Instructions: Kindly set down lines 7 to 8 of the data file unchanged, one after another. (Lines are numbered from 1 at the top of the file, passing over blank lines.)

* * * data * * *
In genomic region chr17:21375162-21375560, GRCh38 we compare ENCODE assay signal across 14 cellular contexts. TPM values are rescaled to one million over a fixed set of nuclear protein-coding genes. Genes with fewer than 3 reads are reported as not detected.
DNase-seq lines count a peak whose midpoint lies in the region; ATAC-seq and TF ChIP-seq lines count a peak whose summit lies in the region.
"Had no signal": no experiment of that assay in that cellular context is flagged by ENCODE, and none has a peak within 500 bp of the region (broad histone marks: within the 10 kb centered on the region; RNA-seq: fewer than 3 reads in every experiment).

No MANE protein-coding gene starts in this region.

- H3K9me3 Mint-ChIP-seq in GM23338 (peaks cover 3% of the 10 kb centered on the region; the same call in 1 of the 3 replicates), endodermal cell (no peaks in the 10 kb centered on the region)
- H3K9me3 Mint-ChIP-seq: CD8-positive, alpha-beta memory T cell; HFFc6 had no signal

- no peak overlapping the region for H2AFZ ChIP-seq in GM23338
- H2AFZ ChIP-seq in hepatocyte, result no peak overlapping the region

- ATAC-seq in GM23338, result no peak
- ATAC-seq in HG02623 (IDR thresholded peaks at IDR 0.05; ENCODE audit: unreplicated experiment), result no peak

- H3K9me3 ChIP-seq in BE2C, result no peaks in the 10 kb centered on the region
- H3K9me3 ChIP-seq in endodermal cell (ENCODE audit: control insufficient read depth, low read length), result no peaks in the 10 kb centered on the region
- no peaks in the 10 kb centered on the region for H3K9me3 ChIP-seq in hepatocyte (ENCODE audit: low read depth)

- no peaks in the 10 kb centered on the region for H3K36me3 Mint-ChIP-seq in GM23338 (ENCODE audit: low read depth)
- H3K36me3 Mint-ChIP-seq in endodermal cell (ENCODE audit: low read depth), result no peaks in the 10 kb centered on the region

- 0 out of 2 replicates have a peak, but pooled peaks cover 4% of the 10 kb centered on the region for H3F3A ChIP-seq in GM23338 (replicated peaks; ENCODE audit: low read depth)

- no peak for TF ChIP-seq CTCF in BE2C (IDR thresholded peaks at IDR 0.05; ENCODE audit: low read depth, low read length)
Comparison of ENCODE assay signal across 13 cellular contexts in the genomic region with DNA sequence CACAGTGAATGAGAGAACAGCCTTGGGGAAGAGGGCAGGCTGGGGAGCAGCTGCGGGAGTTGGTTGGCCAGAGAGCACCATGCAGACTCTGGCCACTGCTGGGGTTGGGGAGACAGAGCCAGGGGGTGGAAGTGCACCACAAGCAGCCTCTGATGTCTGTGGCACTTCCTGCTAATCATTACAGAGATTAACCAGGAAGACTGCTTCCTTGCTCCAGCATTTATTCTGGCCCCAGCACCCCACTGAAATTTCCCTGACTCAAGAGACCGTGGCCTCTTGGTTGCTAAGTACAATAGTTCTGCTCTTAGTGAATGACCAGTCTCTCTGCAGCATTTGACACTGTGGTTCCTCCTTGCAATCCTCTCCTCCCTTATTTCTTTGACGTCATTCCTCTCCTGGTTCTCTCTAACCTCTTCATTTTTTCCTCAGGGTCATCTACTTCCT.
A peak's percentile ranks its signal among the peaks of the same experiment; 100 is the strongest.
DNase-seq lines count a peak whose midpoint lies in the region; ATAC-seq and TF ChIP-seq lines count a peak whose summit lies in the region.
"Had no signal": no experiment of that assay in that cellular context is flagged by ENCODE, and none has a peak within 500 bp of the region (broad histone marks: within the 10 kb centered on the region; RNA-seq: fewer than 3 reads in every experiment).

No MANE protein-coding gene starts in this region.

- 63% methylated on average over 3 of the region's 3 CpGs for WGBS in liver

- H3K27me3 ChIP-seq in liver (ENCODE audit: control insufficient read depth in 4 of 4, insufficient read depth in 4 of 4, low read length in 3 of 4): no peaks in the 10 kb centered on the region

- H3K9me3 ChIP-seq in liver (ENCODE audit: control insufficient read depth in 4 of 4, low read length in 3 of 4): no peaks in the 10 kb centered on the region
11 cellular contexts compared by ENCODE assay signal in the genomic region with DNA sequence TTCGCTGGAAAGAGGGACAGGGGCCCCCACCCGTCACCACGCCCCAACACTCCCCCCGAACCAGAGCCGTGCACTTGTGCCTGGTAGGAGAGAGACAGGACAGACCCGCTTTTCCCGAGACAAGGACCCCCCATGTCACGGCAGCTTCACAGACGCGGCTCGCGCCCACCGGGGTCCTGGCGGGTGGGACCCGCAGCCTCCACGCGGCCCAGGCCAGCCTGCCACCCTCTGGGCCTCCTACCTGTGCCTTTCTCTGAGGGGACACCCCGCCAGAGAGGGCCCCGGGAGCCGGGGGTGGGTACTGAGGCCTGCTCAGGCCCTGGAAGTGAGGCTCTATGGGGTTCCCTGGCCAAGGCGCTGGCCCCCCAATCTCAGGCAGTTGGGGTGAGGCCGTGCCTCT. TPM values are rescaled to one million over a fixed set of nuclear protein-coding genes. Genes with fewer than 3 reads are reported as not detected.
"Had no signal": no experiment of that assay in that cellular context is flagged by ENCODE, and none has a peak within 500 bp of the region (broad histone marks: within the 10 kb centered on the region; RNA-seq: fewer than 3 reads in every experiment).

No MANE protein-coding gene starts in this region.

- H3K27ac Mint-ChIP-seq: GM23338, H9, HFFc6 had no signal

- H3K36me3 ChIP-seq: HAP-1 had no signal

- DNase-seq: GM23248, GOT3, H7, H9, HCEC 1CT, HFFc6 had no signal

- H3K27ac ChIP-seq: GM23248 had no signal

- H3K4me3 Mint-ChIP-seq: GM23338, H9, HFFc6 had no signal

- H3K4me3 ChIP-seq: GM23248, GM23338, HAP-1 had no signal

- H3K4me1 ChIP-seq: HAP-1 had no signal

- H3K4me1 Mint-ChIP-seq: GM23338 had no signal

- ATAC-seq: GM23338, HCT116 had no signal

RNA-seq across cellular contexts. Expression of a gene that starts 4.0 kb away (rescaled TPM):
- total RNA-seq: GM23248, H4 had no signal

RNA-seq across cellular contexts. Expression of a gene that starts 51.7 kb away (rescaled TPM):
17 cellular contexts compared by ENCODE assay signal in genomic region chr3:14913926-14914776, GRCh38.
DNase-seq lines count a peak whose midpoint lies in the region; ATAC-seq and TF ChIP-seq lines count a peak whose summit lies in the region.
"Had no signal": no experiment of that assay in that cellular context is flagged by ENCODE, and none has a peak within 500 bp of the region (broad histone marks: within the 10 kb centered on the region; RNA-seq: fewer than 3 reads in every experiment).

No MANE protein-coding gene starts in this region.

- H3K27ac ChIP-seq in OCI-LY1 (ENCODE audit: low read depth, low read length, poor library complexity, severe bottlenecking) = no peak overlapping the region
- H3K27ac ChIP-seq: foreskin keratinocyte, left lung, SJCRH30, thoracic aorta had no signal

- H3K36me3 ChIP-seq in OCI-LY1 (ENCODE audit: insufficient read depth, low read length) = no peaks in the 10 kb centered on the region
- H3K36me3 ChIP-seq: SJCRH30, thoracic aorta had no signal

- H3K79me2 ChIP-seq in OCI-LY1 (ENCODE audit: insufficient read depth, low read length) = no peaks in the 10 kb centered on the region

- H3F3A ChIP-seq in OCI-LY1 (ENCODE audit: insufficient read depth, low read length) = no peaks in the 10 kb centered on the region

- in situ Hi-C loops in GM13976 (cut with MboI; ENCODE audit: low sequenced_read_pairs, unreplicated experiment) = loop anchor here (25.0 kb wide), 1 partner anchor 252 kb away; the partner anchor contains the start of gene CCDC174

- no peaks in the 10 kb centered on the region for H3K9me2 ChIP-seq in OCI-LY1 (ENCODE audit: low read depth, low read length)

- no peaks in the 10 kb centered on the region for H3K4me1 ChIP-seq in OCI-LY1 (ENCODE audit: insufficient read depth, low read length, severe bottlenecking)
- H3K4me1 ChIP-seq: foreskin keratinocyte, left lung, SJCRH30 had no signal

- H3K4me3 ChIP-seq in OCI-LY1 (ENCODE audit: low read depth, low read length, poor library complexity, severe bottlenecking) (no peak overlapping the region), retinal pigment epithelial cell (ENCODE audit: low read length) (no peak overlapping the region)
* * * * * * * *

- no peak overlapping the region for H2AFZ ChIP-seq in GM23338
- H2AFZ ChIP-seq in hepatocyte, result no peak overlapping the region